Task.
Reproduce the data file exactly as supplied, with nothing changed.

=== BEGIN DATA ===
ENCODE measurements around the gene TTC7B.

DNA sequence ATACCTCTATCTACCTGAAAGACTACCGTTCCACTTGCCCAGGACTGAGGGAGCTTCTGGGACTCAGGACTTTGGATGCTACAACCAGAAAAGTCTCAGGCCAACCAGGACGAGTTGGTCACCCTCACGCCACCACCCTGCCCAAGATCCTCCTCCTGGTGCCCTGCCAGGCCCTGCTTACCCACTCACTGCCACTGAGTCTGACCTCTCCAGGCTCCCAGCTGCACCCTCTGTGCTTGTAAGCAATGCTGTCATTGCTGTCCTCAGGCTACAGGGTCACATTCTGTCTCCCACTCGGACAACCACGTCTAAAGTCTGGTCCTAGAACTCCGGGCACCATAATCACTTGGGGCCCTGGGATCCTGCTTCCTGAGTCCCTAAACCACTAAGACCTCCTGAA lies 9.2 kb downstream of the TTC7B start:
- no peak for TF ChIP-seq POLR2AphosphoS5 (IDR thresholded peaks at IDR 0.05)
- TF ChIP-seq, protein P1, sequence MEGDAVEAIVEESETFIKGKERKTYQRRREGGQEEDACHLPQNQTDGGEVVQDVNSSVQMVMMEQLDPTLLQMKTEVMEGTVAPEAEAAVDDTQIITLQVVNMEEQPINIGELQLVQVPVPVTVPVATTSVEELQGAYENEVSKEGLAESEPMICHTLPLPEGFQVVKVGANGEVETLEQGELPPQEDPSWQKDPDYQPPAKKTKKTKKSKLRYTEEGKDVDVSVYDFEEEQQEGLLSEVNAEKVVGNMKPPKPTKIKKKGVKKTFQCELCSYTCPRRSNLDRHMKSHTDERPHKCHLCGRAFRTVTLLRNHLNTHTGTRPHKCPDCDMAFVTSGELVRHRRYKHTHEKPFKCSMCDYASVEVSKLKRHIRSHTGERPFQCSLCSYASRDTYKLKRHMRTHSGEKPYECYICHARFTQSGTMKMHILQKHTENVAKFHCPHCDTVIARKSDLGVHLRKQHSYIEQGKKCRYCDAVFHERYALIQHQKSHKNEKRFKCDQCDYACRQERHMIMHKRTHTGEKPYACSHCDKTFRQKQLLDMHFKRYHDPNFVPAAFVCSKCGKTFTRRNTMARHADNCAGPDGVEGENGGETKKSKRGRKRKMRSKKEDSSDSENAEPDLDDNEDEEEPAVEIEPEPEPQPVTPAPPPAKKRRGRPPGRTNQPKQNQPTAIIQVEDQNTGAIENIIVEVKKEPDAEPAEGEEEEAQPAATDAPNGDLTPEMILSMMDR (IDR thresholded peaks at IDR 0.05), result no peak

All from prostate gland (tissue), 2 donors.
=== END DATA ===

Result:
ENCODE measurements around the gene TTC7B.

DNA sequence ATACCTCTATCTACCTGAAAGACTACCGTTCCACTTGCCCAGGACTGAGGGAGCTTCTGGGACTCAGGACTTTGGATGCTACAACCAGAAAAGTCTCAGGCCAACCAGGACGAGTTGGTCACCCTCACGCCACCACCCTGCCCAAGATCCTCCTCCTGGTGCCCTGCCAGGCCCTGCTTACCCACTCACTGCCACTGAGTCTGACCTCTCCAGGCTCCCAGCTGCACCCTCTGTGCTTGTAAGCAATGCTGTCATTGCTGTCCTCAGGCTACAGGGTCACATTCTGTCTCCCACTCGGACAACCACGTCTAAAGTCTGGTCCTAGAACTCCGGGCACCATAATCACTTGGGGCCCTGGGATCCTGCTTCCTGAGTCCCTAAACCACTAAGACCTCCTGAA lies 9.2 kb downstream of the TTC7B start:
- no peak for TF ChIP-seq POLR2AphosphoS5 (IDR thresholded peaks at IDR 0.05)
- TF ChIP-seq, protein P1, sequence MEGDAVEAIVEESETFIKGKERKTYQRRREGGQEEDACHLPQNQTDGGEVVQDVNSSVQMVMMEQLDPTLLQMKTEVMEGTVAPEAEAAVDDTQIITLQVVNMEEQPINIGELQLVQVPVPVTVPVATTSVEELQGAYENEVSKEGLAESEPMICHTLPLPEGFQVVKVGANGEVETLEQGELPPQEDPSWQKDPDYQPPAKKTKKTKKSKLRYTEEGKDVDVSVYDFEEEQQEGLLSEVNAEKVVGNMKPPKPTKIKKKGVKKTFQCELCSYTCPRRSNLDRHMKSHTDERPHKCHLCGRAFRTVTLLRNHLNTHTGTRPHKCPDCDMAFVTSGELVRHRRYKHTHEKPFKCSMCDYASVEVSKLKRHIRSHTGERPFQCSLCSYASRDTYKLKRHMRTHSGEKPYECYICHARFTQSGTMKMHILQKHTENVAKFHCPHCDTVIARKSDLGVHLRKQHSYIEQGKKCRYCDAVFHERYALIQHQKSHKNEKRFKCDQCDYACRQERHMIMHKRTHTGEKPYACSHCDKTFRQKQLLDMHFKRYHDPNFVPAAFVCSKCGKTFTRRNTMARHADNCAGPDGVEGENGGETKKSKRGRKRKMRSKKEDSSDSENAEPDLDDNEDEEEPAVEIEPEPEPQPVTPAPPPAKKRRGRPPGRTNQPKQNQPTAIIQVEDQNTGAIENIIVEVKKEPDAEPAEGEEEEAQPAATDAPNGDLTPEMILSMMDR (IDR thresholded peaks at IDR 0.05), result no peak

All from prostate gland (tissue), 2 donors.